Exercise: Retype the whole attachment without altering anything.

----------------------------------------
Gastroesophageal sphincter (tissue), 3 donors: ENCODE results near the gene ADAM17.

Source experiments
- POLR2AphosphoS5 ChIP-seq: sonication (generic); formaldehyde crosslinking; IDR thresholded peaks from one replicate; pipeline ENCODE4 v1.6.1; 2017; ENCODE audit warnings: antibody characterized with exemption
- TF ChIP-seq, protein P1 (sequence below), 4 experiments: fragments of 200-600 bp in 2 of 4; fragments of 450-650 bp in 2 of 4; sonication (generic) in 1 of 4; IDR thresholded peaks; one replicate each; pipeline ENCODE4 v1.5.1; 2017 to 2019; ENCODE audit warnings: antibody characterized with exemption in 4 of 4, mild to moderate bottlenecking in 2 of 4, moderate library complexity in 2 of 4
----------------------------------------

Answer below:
Gastroesophageal sphincter (tissue), 3 donors: ENCODE results near the gene ADAM17.

Source experiments
- POLR2AphosphoS5 ChIP-seq: sonication (generic); formaldehyde crosslinking; IDR thresholded peaks from one replicate; pipeline ENCODE4 v1.6.1; 2017; ENCODE audit warnings: antibody characterized with exemption
- TF ChIP-seq, protein P1 (sequence below), 4 experiments: fragments of 200-600 bp in 2 of 4; fragments of 450-650 bp in 2 of 4; sonication (generic) in 1 of 4; IDR thresholded peaks; one replicate each; pipeline ENCODE4 v1.5.1; 2017 to 2019; ENCODE audit warnings: antibody characterized with exemption in 4 of 4, mild to moderate bottlenecking in 2 of 4, moderate library complexity in 2 of 4